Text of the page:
The Lowther Hills

For some time I have been interested in the hills which can be seen from the area around the Blackhill Transmitter. Having identified the hills to the north I turned my gaze to the south one clear winters morning, and noticed a group of hills with what appeared to be a ‘golf-ball’ on top. A bearing was duly taken and then transposed on to Memory Map computer software. The line ran almost due south and through the Lowther Hills, near Leadhills and Wanlockhead.  These hills are adorned with radar and communications installations, part of the National Air Traffic Services.

Co-incidentally I had been asked some time back to lead a walk for Glasgow HF Outdoor Club and had agreed to lead a walk to Lowther Hill and Green Lowther. This however had been missed from the club programme at the time and had been resubmitted and was now on the programme for the 13th March 2011. This was another reason to visit it, and with luck clear weather and a back bearing would prove that it was indeed the same range of hills.

The days before the walk saw the return of the snow, and a planned club walk on the Saturday bit the dust. I watched the forecasts, checked traffic webcams on the M74 and even phoned a local pub for weather information. On Saturday I was finally able to confirm that the walk was on! Having had a Saturday walk cancelled I thought that a few people with itchy feet would have joined me on the Sunday, but it was myself and two others, John and Sandra who assembled in Waterloo Street just before nine that morning. We had transport thanks to Sandra, so it was bags in the boot and off we went. Around an hour later we were getting our boots on at a snug little parking spot (NS 929 094) at Overfingland, on the A702.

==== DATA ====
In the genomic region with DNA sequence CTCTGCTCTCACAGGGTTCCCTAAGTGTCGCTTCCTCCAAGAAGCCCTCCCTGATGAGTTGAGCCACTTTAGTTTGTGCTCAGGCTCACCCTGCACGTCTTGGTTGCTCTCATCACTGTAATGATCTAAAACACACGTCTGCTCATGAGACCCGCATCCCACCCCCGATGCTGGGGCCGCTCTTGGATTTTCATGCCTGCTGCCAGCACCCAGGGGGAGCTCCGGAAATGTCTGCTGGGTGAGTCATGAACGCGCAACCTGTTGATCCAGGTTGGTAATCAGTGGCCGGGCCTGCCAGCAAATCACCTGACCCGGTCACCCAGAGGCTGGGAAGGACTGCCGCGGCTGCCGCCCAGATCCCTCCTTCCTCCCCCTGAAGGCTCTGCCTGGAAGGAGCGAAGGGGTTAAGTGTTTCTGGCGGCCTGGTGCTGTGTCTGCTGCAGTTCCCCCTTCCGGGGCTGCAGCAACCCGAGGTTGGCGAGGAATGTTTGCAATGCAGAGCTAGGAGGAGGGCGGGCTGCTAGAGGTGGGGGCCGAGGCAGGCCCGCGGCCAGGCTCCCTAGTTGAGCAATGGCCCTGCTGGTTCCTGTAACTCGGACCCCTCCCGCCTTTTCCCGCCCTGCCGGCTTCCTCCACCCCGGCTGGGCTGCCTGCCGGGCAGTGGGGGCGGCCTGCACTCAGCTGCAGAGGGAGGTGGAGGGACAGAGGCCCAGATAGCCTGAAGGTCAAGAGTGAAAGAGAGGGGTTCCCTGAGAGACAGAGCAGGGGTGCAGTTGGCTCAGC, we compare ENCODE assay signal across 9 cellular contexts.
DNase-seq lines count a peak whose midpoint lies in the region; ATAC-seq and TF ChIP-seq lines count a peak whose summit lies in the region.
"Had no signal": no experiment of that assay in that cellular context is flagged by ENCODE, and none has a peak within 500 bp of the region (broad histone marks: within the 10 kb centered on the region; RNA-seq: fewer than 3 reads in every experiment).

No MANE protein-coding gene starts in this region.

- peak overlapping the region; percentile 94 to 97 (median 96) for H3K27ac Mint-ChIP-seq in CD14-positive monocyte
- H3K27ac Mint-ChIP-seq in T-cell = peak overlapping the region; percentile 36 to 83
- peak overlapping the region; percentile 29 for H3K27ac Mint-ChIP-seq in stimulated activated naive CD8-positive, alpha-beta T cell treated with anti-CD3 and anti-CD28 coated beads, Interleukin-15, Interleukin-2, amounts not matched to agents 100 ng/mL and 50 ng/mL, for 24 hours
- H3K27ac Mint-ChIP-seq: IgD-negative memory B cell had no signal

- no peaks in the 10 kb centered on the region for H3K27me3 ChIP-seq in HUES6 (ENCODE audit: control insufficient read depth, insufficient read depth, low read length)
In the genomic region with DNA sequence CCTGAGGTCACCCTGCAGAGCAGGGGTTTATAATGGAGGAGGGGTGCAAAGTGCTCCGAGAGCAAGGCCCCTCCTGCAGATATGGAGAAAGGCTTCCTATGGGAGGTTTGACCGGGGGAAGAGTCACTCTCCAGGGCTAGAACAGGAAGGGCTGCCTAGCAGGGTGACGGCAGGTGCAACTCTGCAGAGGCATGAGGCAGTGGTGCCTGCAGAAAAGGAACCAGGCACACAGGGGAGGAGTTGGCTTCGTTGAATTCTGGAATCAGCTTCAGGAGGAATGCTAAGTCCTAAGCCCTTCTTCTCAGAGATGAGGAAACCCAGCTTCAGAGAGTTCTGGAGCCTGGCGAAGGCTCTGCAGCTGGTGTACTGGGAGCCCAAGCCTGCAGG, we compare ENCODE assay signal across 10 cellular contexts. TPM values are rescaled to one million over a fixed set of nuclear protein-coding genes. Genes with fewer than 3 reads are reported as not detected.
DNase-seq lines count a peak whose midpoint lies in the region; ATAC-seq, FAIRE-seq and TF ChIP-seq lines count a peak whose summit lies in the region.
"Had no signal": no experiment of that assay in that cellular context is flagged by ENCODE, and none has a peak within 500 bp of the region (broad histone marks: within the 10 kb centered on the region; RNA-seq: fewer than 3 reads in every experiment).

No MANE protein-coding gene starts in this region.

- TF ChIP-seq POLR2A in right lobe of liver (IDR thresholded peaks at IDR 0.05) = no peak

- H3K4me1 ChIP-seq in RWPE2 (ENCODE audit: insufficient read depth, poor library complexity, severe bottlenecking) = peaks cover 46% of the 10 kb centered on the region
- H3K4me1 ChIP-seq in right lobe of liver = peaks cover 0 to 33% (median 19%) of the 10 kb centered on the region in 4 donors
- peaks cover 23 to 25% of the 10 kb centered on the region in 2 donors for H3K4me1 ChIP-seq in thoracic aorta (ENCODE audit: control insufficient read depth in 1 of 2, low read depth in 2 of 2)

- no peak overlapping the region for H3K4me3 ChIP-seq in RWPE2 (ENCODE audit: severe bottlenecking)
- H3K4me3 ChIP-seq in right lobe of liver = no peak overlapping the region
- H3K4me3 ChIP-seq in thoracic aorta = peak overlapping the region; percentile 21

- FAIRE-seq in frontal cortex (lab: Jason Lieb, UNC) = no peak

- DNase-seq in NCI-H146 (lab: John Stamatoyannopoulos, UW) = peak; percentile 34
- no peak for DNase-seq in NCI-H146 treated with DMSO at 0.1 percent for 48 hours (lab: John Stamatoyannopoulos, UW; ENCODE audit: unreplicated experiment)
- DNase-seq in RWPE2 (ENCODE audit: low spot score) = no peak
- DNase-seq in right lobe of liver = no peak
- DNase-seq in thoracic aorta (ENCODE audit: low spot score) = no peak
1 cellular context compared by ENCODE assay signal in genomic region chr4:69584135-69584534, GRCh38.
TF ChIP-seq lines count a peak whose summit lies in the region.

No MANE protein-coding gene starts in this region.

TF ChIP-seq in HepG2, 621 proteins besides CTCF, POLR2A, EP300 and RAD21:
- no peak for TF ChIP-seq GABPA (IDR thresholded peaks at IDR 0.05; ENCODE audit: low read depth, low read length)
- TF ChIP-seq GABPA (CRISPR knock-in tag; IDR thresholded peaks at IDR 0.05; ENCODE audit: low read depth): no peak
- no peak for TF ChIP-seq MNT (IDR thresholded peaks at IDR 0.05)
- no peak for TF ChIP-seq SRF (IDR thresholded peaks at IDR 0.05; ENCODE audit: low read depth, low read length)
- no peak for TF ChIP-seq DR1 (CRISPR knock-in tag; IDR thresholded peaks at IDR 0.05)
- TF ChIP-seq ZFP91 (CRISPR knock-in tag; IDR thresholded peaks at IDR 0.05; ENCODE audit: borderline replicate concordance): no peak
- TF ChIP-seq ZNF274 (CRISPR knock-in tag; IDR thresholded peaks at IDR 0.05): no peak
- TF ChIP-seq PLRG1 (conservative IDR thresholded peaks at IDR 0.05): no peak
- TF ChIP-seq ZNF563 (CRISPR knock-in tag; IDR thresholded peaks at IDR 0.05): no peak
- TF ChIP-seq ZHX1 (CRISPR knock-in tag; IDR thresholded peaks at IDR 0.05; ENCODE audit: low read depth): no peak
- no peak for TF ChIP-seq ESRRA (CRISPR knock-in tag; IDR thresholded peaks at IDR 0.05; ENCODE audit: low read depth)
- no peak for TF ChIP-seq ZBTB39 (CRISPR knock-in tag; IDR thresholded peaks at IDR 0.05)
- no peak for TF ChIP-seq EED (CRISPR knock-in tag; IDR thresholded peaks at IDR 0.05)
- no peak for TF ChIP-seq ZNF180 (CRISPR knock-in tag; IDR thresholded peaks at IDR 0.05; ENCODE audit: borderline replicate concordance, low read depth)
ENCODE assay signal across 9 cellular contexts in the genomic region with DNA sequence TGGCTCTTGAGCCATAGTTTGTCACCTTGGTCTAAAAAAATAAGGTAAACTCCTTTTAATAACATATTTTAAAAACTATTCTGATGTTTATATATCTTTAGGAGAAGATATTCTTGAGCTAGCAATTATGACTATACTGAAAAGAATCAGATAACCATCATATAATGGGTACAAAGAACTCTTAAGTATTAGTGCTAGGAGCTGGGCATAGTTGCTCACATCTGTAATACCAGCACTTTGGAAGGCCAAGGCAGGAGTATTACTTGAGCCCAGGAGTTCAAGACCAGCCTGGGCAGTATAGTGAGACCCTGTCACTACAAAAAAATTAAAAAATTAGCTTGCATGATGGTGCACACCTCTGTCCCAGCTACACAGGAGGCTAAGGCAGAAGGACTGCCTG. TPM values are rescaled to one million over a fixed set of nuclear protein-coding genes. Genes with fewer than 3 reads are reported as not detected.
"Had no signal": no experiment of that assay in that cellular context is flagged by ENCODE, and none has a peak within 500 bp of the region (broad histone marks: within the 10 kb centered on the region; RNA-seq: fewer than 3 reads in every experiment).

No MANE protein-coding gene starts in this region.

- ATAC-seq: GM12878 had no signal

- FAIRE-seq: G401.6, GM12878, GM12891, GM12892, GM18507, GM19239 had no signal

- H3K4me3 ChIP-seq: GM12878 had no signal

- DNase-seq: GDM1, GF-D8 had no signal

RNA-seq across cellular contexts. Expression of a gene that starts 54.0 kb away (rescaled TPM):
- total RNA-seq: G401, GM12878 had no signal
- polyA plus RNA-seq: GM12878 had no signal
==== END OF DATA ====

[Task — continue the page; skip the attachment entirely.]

John and Sandra, ready for the off.

The roads had been clear of snow, the skies were clear and a wooden sign marked ‘Southern Upland Way’ pointed uphill. No further invitation was needed, and we set off.

Signpost for the Southern Upland Way at Overfingland

The path rises steeply, shadowing the south edge of the woods, and a fire break appears on your right. It’s worth noting this as it’s part of your return journey. Continue uphill, crossing the stile and on to the open hill. The path now heads south west to Laght Hill, and while not overly heavily trodden is clearly visible, and is aided by helpful marker posts.

Heading for Laght Hill

To the north west the panorama of the days walk becomes quickly apparent and you see almost all of the days walk laid out before you, with the golf-ball of Lowther Hill and the antenna on Green Lowther particularly prominent.

Coming up the hill I spied a mountain hare, looking somewhat misplaced in its winter white coat, considering the snow was patchy and mostly gone.

I say, over hare!

John and Sandra were too busy in conversation, and failed to notice the hare as it shot off over the hill.

Conditions were good, both weatherwise and underfoot and we made steady progress uphill, to Comb Head and then Cold Moss. There being no particular pressure to return quickly due to weather or light we found a little niche on Cold Moss and had a tea break. The views to the south were new to me, a change from the comfort of the Highlands where I can look around and pick out familiar places. My tick list seldom visits the south, and that’s a shame because these are enjoyable hills. It’s a crime that they are bearing the brunt of wind developments, and to the east on Wintercleuch Fell I could observe huge cranes hoisting another batch of turbines aloft, soon to be part of the Clyde Windfarm.

Turbines, as far as the eye can see...

With 152 turbines Clyde will overtake Whitelee as Europes biggest windfarm. Looking around there was scarcely any area free of turbines, and even the view of the Solway Firth was broken by the outlines of turbines.